Put Your Tennis Elbow on Ice

If you’re a tennis player with a hard, single-handed backhand shot, you can end up with a painful condition known as tennis elbow. Pain originates in the outer portion of the elbow and works its way down the forearm. Tennis players who are new to the game or use their forearms instead of the force of their whole bodies to swing the racket are most vulnerable.

Other factors that contribute to the problem include:

•  Using a racket that’s too heavy.

•  Using a racket that’s too tightly strung.

•  Using played out, deflated tennis balls or ones that are wet and heavy.

•  Using an improper grip.

•  Trying to put spin on the ball with improper wrist action.

•  Using poor backhand technique.

Continuing to use the arm aggravates the situation. Even several weeks of rest won’t prevent repeat episodes. The best game plan is to rest, then strengthen your forearm muscles and get coaching to improve your skill level.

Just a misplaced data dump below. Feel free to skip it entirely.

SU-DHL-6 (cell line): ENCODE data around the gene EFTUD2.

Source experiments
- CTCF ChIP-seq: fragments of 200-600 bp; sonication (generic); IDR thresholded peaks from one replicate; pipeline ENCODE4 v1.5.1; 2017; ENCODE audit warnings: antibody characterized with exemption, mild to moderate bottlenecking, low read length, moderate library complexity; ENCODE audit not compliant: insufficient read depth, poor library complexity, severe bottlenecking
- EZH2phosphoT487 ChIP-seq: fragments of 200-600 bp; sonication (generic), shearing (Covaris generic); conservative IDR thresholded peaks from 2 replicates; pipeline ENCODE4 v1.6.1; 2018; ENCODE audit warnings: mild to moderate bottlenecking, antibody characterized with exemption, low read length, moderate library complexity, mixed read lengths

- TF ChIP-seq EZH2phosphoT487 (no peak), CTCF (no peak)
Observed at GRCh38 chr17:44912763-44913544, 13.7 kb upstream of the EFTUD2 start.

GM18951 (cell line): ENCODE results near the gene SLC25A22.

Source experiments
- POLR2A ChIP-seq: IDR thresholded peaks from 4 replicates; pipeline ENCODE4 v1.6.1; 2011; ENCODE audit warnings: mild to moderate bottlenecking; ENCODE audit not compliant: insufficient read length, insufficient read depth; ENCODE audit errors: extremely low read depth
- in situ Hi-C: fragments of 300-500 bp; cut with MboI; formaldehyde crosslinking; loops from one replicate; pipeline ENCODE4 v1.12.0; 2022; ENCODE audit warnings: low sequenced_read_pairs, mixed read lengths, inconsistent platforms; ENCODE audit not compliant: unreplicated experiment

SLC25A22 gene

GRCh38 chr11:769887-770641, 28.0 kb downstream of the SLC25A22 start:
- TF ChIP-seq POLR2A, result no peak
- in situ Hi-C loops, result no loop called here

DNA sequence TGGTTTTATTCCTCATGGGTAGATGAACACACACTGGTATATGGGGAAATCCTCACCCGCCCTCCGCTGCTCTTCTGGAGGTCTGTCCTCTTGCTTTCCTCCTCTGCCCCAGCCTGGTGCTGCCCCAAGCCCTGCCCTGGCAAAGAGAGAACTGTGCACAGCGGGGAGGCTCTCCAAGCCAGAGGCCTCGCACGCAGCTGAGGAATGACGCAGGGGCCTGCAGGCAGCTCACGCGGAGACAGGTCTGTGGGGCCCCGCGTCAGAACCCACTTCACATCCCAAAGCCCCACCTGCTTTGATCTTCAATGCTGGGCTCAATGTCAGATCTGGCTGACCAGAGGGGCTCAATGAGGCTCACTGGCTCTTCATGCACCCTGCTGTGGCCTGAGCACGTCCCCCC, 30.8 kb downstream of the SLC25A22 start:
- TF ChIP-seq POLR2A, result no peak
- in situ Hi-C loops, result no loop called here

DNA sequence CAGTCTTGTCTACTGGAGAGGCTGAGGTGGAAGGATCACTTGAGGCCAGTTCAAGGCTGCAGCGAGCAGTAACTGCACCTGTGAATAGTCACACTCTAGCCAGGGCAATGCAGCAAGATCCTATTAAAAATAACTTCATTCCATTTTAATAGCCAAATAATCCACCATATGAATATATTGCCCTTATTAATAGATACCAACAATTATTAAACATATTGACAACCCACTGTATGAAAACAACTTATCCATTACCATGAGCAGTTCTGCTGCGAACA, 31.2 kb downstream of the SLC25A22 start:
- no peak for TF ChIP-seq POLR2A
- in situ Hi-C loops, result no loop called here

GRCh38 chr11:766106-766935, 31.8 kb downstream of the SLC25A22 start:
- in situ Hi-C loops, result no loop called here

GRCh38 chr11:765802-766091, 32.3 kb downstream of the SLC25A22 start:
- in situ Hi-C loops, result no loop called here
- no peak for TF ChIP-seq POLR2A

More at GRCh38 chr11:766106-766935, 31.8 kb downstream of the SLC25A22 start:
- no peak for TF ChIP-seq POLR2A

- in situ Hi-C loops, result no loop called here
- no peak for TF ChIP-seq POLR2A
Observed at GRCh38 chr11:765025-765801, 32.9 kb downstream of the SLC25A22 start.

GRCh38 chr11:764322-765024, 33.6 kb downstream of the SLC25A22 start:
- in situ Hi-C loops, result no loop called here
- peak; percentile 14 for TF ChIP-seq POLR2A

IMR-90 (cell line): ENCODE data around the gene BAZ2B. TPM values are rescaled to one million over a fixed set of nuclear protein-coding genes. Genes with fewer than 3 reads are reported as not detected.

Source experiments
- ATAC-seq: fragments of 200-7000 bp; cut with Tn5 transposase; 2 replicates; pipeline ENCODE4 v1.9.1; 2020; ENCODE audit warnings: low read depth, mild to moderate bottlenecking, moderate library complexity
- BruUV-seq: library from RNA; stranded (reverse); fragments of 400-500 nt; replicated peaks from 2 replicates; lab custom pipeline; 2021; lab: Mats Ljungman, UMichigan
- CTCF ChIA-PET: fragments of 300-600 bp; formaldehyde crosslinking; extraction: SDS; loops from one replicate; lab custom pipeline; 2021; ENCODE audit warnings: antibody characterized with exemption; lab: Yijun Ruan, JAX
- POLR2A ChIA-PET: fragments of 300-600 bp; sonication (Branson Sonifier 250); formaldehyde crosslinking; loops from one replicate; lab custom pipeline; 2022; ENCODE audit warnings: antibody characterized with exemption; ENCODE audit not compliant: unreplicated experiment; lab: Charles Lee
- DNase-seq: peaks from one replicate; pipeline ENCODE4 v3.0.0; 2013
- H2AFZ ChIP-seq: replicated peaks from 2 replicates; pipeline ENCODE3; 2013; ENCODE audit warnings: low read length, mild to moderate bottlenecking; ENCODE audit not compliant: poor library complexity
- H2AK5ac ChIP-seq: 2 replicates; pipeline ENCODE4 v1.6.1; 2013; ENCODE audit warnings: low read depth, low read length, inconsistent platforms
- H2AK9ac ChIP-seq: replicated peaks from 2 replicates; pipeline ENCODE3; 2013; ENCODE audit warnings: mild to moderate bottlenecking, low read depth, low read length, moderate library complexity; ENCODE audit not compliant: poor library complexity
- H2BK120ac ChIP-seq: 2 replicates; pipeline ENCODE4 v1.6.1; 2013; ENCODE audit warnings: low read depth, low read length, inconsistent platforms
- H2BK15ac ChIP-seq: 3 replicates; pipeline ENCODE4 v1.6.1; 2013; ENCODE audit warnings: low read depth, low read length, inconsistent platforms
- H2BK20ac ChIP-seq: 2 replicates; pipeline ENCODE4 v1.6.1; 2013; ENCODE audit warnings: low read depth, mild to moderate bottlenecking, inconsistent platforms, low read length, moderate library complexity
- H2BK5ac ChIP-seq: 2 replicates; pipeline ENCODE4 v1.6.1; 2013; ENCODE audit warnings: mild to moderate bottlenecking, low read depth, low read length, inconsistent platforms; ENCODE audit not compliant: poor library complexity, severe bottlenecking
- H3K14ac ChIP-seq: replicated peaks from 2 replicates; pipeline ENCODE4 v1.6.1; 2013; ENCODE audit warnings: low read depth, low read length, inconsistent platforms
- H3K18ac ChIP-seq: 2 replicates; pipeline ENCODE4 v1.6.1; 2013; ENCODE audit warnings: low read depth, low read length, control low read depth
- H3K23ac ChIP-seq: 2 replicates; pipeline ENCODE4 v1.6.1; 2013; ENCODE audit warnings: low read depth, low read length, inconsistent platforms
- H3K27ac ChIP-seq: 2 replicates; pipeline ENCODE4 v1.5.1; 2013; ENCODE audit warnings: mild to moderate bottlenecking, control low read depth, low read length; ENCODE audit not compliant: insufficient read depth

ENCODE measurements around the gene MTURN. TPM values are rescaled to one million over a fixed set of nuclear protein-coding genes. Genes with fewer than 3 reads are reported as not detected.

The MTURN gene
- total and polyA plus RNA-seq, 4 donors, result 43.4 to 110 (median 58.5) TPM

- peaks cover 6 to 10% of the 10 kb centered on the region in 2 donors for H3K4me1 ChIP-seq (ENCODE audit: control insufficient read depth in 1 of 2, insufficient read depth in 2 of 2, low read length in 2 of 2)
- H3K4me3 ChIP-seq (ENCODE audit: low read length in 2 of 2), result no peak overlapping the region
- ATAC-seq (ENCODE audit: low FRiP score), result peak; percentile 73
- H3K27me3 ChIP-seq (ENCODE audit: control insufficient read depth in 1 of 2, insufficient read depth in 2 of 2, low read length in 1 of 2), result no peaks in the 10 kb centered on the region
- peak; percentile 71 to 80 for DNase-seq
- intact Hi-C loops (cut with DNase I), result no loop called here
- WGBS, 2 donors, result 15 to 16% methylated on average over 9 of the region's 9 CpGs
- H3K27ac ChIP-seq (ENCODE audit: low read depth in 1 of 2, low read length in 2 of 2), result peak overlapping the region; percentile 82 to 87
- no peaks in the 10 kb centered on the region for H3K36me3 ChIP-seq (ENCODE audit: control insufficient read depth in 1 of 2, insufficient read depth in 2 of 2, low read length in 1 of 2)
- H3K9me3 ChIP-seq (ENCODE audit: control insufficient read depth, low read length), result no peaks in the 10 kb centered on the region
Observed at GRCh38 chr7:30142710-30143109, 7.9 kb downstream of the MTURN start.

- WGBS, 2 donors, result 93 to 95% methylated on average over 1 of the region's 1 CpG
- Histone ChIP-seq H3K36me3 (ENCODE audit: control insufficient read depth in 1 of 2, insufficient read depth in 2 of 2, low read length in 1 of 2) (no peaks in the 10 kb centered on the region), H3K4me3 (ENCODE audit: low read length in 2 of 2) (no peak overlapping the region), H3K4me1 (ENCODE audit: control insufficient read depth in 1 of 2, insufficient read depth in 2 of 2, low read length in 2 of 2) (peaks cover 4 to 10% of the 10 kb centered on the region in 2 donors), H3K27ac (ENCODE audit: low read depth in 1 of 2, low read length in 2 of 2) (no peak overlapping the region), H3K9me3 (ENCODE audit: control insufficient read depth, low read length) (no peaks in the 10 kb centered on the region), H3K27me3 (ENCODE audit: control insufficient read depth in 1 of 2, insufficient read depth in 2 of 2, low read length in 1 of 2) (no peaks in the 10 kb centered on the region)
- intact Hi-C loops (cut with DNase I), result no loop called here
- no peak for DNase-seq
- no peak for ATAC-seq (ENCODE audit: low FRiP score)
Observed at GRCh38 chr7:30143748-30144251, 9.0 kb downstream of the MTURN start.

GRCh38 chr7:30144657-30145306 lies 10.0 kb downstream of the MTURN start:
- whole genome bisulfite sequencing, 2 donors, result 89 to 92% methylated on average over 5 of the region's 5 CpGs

Image of man playing tennis.

To prevent repeat bouts of tennis elbow:

To relieve tennis elbow pain:

•  Apply ice for the first two or three days.

•  Take an over-the-counter medicine to reduce pain and inflammation. Examples are aspirin, ibuprofen, and naproxen sodium. Take as directed.

If you still have pain after three weeks, see a doctor for proper diagnosis and treatment.

•  Wait until the pain is gone and your grip strength is normal before resuming play.

•  Wear an elastic bandage or counter-force brace around the forearm,  as directed.

•  To strengthen your forearm muscles, lift small 1- to 2-pound weights by alternately flexing and extending your wrists with the palms facing down and your forearms resting on a flat surface. Start with 10 repetitions and work up to 40, three or four times a week.

This website is not meant to substitute for expert medical advice or treatment. Follow your doctor’s or health care provider’s advice if it differs from what is given in this guide.

 

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